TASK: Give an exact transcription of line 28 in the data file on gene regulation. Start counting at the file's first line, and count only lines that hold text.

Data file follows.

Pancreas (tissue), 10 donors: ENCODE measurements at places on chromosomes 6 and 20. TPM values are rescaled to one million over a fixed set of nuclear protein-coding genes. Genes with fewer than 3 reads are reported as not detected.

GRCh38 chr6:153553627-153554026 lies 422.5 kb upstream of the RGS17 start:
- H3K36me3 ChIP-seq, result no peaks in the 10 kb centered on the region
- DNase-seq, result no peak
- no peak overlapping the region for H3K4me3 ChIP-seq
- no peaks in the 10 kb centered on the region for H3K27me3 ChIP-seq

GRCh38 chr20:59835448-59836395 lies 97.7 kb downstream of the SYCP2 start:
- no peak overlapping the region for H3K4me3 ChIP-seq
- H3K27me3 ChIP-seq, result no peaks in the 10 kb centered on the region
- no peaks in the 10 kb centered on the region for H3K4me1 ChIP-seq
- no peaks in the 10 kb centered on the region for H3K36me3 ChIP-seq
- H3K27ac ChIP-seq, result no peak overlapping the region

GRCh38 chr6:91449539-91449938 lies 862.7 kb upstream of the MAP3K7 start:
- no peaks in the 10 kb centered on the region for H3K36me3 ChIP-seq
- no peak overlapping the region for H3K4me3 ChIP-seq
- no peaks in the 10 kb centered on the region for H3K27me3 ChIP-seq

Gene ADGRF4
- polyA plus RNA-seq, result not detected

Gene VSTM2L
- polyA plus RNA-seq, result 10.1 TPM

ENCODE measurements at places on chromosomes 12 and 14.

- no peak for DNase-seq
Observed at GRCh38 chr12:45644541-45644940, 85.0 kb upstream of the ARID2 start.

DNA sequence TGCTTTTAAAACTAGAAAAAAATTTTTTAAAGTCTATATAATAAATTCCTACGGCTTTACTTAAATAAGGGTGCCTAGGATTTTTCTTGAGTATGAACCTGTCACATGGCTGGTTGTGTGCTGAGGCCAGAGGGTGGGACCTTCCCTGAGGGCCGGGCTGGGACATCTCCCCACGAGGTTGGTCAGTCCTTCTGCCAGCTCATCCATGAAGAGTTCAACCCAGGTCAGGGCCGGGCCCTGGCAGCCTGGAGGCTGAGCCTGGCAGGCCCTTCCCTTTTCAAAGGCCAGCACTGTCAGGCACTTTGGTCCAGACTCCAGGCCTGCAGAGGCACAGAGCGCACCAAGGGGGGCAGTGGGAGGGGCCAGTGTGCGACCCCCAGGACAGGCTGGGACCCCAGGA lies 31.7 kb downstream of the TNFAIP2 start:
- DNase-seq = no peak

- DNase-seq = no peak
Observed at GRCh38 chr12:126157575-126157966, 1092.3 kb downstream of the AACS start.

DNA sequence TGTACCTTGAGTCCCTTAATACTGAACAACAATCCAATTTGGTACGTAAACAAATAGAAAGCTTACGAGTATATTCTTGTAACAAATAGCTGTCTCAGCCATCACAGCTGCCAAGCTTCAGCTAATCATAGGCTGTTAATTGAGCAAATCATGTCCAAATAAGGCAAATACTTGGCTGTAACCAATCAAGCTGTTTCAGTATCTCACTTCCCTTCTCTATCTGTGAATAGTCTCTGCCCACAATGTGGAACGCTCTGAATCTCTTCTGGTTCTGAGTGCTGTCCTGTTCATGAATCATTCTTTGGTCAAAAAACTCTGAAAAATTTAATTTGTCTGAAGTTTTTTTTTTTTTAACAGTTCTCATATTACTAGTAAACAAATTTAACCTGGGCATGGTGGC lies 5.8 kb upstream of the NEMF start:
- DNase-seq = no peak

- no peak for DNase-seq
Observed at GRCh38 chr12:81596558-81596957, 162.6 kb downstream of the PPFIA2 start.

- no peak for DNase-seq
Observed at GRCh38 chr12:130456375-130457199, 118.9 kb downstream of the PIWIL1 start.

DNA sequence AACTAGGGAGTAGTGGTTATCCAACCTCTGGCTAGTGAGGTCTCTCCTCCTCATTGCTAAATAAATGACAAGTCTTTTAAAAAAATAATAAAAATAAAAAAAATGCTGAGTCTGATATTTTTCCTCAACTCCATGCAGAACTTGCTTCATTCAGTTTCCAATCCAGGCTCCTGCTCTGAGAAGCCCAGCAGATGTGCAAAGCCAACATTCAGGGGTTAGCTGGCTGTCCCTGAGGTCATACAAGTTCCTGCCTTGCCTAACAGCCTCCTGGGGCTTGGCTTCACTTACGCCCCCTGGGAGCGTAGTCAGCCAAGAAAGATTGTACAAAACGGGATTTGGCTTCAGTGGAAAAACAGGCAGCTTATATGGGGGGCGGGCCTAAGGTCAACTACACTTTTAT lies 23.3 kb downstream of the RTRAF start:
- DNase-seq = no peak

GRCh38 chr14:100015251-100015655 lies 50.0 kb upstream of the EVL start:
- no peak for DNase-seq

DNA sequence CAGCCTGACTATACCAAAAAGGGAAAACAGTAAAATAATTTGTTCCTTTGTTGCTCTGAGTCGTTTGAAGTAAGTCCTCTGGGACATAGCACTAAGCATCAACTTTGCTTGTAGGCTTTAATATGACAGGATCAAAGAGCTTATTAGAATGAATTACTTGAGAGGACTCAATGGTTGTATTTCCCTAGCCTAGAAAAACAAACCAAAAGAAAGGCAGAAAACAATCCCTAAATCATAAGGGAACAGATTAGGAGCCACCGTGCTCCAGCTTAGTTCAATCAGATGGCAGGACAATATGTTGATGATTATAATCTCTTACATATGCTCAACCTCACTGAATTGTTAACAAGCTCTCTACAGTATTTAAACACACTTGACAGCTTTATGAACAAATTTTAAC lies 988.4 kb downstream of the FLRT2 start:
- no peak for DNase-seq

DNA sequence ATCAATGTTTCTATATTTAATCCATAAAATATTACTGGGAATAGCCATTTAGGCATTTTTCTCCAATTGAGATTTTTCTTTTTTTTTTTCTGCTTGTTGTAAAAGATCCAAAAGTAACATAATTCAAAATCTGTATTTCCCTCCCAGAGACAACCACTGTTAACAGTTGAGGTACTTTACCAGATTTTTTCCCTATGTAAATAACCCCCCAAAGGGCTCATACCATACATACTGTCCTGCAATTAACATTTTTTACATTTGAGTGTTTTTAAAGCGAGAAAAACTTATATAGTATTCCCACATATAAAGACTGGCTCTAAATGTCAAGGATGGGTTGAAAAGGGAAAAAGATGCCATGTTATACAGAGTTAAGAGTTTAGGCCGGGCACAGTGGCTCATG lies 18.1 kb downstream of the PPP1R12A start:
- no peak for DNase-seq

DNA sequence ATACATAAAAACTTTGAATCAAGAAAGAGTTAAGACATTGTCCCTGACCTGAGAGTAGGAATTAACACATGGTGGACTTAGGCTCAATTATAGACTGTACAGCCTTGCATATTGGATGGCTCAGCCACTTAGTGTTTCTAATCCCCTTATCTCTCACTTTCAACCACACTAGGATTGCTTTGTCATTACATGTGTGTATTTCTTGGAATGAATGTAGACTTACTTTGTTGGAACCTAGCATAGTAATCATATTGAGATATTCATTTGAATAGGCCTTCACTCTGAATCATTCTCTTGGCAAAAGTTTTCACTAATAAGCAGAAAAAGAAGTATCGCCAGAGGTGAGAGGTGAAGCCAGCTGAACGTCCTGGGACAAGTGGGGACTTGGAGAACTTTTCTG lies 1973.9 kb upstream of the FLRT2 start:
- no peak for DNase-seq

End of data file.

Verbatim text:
DNA sequence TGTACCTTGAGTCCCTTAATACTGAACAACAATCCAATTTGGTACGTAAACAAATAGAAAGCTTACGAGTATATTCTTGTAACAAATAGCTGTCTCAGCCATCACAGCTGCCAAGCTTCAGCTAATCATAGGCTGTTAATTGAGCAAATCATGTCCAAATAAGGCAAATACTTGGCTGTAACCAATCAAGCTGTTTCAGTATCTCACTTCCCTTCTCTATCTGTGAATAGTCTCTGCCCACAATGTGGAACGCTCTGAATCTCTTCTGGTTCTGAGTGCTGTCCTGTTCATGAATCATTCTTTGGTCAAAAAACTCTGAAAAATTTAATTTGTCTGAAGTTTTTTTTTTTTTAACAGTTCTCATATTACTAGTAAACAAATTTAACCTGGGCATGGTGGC lies 5.8 kb upstream of the NEMF start: